My friends, the key point is the Buddha did not teach that famous quote "this too shall pass". We all know that this too shall pass, however the crucial detail is how. It's the journey itself, not the end that counts. Another example, you have a baby, you feed him, you dress him, you may spend a lot of time with him or you may not have time to grow up with him but he'll grow up anyway. But would you use that excuse for not taking any responsibility at all？We all know that the child is going to grow up, but the way he is going to be brought up will make a big difference. Be sure not to treat your child with a negative and pessimistic attitude. Instead of letting go, we focus on what we have and why we have it at the present moment. We can only change courses if we know the reasons behind why we're on a particular path. No matter what religion you believe in or if you're simply interested in Buddhism, I'm sure it's because you are striving for a better life. If what you're learning is not practical, and can't make your life better, what's the purpose? Buddhism is famous for meditation. However, meditation is not about relaxing the body and mind. If you think that the Dharma is just about sitting and loosening up, then there must be some kind of misunderstanding. The sitting posture of meditation is just a convenient way to watch your mental and physical activities more closely. To try to figure out why things happened the way they did. That's the point. My friends, the Dharma is something that you can apply in your daily life. It's very practical. The Dharma that you have learned should help you be successful. That's the Dharma that works. That's why relevant influence is the core of Buddha's teaching.
Matthew asked me to talk about the cessation of suffering tonight. This topic really involves many different levels of teaching in Buddhism. At the earliest stage, it's about how to cease suffering. In the middle stage, it's about the effort that you put in to cease suffering. At the end it's about the accomplishment of ceasing suffering. Many of you have heard of the term nirvana or nibbana in Buddhism. Lots of people consider that as another quirky world. Some people in Buddhism even look down upon nirvana as something that is not compassionate.
As behavior without mercy. Many schools in Buddhism hold unto this kind of view. Actually the term nirvana refers to a solved problem. In other words, suffering has been ceased. Nirvana means the end of the suffering. It's not referring to emptiness or a state of nothingness. That's a misunderstanding. Some people believe that nirvana is a beautiful world in eternity. There are all kinds of odd explanations. The truth is, it is the end of suffering. Anyway, none of us are going to get to nirvana soon. Let's not waste too much time discussing that.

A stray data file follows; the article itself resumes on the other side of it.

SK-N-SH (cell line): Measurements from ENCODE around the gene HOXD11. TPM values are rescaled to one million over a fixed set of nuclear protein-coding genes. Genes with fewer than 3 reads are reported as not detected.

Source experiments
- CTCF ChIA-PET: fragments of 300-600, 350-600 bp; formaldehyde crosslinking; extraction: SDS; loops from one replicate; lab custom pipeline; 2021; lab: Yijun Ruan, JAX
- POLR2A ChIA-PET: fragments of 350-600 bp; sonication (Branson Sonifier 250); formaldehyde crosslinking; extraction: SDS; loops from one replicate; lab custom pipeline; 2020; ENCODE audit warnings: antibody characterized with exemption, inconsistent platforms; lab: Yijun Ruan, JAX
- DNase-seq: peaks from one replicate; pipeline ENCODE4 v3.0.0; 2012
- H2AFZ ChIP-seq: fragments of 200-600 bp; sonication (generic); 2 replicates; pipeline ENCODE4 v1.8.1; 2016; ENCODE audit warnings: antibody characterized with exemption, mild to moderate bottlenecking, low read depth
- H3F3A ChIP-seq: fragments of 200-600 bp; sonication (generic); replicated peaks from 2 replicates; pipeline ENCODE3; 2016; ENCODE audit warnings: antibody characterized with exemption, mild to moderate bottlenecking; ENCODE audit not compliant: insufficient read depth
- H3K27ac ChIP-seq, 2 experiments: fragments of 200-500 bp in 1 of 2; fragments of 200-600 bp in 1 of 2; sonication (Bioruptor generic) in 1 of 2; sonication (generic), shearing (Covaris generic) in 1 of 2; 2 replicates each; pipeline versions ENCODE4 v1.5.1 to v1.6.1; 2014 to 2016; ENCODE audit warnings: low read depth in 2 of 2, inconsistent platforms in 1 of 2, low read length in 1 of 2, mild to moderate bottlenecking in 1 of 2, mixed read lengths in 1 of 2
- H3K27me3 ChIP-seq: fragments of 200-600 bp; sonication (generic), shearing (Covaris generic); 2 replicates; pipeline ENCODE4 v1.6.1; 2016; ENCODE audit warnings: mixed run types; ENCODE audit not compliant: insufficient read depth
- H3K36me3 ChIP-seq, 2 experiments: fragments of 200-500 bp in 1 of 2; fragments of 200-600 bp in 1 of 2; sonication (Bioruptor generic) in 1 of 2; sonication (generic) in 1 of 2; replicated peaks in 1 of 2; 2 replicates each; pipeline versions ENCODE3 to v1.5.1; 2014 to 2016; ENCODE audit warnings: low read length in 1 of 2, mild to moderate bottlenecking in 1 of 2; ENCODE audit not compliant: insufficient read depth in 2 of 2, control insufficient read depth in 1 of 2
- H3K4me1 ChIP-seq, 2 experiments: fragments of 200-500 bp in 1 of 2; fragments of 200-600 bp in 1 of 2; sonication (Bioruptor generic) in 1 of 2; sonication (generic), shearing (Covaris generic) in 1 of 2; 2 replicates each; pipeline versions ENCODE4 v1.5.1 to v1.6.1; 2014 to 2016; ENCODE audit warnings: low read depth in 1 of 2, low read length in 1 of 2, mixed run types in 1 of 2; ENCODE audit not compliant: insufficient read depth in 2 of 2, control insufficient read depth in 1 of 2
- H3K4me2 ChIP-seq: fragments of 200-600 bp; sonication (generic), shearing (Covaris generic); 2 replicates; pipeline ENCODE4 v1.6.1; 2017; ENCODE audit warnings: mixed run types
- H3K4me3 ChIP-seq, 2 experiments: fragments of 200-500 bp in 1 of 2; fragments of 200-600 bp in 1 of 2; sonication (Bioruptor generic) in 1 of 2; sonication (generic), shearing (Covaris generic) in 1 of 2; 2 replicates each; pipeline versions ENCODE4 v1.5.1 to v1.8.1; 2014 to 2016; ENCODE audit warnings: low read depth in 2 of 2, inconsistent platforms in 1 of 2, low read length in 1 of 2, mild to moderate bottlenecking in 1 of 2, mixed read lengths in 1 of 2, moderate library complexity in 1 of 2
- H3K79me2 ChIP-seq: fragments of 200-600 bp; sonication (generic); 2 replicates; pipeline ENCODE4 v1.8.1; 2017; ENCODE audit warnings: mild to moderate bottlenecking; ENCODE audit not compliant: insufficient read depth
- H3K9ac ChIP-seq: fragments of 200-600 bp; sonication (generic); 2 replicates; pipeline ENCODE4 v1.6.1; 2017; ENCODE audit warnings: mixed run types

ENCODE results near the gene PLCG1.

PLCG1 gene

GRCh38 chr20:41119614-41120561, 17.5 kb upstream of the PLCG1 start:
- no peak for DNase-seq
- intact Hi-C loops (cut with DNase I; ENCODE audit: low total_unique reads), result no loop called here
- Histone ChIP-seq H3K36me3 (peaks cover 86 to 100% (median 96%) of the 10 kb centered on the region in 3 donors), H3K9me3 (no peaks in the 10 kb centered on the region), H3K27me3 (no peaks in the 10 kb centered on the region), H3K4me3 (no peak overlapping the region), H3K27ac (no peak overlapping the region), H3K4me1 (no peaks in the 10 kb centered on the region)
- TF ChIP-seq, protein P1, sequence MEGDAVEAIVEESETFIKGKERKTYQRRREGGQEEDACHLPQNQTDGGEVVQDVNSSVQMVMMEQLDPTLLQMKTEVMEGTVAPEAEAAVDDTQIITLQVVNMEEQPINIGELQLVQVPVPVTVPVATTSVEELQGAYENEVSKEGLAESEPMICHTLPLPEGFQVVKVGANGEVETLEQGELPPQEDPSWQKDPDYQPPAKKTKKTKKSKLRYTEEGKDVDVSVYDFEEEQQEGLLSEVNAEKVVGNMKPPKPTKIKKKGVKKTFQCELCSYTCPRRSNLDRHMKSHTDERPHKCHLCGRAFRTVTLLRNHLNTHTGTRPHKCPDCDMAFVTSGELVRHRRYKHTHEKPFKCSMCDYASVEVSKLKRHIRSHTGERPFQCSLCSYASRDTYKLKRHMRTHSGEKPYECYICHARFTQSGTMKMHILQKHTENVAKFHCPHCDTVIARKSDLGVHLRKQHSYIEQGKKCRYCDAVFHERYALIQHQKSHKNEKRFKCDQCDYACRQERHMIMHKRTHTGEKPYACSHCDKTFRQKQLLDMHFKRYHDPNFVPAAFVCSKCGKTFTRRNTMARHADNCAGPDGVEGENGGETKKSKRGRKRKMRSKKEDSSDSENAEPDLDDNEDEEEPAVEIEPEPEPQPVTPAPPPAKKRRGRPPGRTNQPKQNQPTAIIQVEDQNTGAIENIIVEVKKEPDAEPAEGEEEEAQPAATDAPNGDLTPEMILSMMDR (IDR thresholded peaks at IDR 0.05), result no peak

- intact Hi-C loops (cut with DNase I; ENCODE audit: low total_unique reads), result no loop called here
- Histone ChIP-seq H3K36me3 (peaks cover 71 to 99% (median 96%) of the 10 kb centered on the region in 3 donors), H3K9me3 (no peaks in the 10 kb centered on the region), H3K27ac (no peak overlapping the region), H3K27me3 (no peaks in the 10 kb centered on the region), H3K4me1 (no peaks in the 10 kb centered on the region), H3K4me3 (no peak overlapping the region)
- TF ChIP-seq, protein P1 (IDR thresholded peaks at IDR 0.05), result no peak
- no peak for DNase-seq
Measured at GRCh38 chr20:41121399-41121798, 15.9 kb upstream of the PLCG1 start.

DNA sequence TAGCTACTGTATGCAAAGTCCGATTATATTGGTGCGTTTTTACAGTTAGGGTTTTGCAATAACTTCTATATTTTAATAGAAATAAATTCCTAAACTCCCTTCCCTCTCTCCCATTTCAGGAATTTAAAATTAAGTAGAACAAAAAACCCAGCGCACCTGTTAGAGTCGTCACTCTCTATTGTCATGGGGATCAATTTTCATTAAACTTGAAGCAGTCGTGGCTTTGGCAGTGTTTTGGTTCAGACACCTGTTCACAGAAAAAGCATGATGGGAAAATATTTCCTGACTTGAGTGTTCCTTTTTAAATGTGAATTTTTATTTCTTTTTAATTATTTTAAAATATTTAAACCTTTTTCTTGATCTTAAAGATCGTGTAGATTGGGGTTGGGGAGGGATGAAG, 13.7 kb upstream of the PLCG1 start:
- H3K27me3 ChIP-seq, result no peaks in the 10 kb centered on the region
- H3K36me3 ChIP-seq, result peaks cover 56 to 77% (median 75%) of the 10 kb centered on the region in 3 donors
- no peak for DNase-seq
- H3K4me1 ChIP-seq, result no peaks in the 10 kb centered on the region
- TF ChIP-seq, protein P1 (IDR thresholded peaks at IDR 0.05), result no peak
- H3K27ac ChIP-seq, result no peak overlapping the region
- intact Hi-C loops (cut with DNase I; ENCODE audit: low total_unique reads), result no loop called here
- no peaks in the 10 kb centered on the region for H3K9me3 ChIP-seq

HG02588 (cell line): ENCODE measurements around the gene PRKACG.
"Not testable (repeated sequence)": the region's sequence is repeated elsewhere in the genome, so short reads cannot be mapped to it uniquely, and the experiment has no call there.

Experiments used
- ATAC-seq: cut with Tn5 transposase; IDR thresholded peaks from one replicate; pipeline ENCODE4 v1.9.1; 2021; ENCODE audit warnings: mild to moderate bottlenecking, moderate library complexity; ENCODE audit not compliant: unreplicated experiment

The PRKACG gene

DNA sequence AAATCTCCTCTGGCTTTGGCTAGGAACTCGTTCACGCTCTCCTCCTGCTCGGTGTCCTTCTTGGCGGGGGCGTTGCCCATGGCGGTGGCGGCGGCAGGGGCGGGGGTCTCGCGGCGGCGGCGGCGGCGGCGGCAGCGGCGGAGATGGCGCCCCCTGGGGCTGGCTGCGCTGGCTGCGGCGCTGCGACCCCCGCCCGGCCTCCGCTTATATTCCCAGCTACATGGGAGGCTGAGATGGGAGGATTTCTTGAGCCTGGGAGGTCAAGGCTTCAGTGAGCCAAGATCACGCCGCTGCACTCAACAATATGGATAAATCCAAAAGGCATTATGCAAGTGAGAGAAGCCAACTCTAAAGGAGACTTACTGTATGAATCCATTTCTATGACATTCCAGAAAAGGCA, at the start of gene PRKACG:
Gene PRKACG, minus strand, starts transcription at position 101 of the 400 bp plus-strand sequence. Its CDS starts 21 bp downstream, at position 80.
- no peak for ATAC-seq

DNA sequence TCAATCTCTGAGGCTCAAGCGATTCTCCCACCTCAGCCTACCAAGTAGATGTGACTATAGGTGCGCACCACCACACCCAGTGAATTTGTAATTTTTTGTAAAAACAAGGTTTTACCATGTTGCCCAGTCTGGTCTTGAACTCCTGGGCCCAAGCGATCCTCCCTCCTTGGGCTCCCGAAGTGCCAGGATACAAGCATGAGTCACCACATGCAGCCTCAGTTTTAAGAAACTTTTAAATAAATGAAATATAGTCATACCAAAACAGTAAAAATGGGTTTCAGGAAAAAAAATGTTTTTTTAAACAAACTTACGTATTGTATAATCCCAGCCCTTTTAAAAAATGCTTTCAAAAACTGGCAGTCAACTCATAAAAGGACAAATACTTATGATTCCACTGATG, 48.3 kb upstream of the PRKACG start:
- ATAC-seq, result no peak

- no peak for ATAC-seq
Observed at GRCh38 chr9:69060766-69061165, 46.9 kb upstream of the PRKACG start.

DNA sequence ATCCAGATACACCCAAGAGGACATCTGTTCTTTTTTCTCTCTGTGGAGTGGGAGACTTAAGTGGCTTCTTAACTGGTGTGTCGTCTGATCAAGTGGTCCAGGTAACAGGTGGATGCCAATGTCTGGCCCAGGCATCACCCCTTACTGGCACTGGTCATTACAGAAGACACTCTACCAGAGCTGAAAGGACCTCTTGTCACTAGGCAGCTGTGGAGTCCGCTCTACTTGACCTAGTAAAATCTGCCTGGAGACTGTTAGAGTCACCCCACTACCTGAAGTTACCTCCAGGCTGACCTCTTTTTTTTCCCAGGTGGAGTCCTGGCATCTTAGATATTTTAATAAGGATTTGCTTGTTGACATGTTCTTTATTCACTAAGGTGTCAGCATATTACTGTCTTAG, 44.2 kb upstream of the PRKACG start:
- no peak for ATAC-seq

I just want to tell you how to learn the way to solve problems effectively. We shouldn't assume that things should come to an end. Therefore, don't bother to think too much about it now. In China, we have a saying that we all come to the end of our lives naked and empty handed as on the day we were born. Therefore, don't think too much. That's really a bad attitude. A very bad idea. It is true that we all come to the end of our lives naked and empty-handed as on the day we were born. But the meaning of life does not lie on the issue of being full-handed or empty-handed. The point is how you deal with life. Yes we'll all have to give up our wealth, fame, etc when it's time to go but that doesn't mean we can avoid facing reality. One of these days we're going to say farewell to our parents and children. But that doesn't mean we don't care anymore. It's exactly due to the eventual parting that the present moment is so precious for us to get along. The reason for a good relationship is not possession. Get along with each other so you won't feel regrets at the end. This will make our lives better and make it easier for others too. Also it will make the world a better place.
The most precious quality of a human being is that he is able to solve a problem and stop the suffering. Ceasing suffering is the whole point. Life is short. Yet there are many kinds of suffering. That's why it's such an important topic in our lives. Most people are trying to pursue happiness. They rather sweep the suffering under the rug. The truth is happiness is often coupled with suffering. If you don't know how to cease suffering, sitting and relax won't last too long. Sitting without thinking, you might feel less stress. But there is no such simple life. So please keep that in mind and don't waste your life. Don't make Buddhism the opium of your life. That's so sad. I've been a Buddhist for forty years. I've seen so many people use religion as an anesthesia. Even some so-called spiritual teachers provide meditation courses that can really numb your spirit. Buddhism bloomed in most Asian counties over the past hundred years. But the compromised way of teaching by some gurus didn't bring any positive impact toward the society. Society just became weaker and weaker. This is something we need to reflect upon. What's the correct way to learn the Buddha's teaching? What's the correct way to teach the Buddha's teaching? All these topics need to be examined again. You're the elite thinkers of society. I hope you will seriously think over what I just said. Don't make yourself a slave to religion. Become enlightened and stop the suffering. That's the way to do it. That is all for today. Thank you for coming.